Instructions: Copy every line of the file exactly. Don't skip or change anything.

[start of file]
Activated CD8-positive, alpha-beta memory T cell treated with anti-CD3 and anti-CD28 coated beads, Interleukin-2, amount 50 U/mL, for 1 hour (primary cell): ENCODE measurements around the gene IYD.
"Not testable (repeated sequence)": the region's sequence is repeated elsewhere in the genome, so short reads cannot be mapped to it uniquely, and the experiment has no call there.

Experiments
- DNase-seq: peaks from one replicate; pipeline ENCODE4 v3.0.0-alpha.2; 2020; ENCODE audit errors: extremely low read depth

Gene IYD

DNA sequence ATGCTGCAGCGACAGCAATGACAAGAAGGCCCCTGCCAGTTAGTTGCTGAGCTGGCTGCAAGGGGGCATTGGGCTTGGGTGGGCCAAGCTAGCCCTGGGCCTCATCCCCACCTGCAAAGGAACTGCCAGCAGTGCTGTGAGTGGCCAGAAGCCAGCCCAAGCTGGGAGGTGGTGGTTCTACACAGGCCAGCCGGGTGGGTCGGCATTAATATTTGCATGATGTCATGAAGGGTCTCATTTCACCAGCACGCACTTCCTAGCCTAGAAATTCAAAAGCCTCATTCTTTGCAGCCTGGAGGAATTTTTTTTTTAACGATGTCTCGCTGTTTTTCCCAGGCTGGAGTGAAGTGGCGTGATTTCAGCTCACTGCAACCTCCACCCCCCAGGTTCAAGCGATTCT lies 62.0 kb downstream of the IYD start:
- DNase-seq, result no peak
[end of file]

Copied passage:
Activated CD8-positive, alpha-beta memory T cell treated with anti-CD3 and anti-CD28 coated beads, Interleukin-2, amount 50 U/mL, for 1 hour (primary cell): ENCODE measurements around the gene IYD.
"Not testable (repeated sequence)": the region's sequence is repeated elsewhere in the genome, so short reads cannot be mapped to it uniquely, and the experiment has no call there.

Experiments
- DNase-seq: peaks from one replicate; pipeline ENCODE4 v3.0.0-alpha.2; 2020; ENCODE audit errors: extremely low read depth

Gene IYD

DNA sequence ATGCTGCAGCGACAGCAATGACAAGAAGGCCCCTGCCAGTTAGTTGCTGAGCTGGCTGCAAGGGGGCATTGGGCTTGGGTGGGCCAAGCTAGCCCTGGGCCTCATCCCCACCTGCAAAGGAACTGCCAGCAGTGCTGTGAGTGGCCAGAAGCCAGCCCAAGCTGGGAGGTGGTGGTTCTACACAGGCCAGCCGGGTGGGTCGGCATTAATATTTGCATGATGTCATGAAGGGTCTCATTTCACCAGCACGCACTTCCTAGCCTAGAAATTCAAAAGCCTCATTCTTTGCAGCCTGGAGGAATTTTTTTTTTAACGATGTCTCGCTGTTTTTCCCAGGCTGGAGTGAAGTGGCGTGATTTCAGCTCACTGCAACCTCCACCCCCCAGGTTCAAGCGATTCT lies 62.0 kb downstream of the IYD start:
- DNase-seq, result no peak